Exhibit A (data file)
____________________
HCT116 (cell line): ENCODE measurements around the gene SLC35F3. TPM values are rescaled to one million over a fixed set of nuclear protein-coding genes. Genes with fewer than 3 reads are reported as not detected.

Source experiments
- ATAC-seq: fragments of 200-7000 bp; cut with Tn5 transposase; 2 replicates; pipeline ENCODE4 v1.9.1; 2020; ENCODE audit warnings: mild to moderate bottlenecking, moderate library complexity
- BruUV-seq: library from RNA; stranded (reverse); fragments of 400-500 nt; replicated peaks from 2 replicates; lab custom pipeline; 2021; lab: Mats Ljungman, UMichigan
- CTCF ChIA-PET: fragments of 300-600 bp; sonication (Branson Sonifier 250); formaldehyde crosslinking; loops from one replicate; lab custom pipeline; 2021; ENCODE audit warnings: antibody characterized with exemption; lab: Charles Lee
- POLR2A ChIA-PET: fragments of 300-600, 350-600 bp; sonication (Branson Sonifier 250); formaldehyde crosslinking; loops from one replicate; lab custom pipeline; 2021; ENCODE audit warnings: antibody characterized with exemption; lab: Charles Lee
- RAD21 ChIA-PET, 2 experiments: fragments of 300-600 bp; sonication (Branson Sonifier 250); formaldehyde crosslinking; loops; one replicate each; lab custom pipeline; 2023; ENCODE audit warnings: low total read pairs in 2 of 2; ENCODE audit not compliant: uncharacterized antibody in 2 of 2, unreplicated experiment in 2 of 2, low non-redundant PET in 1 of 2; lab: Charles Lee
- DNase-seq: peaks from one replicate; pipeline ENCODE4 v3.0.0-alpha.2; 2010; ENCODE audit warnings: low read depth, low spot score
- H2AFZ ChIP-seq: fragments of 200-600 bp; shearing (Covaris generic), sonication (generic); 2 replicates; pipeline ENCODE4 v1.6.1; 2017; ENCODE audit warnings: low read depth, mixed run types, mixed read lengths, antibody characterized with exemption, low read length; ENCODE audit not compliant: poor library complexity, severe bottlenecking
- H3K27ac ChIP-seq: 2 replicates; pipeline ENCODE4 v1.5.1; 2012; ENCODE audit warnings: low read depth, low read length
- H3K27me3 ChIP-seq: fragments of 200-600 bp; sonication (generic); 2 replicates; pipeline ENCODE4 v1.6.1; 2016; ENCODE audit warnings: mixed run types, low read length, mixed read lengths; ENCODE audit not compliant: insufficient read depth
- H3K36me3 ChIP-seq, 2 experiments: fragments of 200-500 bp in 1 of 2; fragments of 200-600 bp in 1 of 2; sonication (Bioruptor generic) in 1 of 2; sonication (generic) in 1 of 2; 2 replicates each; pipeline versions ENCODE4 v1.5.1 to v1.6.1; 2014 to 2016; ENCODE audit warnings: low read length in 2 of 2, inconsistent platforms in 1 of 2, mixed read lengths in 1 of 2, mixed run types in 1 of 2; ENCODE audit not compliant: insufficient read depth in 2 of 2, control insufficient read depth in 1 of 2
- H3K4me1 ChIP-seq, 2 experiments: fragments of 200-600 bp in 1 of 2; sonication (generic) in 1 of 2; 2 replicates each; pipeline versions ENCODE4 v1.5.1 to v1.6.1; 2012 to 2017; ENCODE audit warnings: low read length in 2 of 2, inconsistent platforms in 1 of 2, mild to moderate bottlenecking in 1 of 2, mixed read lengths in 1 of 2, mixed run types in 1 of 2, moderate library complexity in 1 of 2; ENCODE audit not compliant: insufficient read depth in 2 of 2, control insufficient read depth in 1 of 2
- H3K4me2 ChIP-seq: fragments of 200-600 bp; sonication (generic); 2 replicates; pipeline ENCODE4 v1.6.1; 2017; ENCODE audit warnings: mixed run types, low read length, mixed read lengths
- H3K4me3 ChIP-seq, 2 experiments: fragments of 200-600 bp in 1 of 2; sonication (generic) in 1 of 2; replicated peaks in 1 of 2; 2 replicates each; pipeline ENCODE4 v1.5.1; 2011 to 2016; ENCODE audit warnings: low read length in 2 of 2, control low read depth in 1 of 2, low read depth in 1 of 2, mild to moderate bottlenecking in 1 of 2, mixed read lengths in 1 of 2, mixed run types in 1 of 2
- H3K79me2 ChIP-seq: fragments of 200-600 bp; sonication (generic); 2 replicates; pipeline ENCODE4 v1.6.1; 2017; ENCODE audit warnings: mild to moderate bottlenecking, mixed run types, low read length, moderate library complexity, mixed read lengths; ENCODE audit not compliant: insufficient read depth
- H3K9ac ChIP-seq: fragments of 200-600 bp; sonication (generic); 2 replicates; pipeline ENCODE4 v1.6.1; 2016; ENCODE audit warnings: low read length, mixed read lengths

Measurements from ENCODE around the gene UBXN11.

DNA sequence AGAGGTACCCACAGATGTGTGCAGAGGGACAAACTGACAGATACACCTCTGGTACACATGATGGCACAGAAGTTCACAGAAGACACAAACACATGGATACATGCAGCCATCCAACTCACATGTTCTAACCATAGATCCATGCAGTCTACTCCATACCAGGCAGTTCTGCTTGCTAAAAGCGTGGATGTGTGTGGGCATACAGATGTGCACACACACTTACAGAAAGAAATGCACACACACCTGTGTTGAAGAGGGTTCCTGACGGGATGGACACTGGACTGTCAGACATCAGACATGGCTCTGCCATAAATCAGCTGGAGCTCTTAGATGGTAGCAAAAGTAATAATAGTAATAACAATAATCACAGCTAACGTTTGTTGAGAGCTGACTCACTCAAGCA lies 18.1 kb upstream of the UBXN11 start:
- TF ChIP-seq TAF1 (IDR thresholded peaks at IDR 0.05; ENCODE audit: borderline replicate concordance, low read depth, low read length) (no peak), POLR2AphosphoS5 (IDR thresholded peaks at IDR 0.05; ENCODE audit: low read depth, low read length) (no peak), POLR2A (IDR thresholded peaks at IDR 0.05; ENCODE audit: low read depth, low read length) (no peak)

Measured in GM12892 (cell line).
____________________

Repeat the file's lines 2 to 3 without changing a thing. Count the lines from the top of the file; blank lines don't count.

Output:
Source experiments
- ATAC-seq: fragments of 200-7000 bp; cut with Tn5 transposase; 2 replicates; pipeline ENCODE4 v1.9.1; 2020; ENCODE audit warnings: mild to moderate bottlenecking, moderate library complexity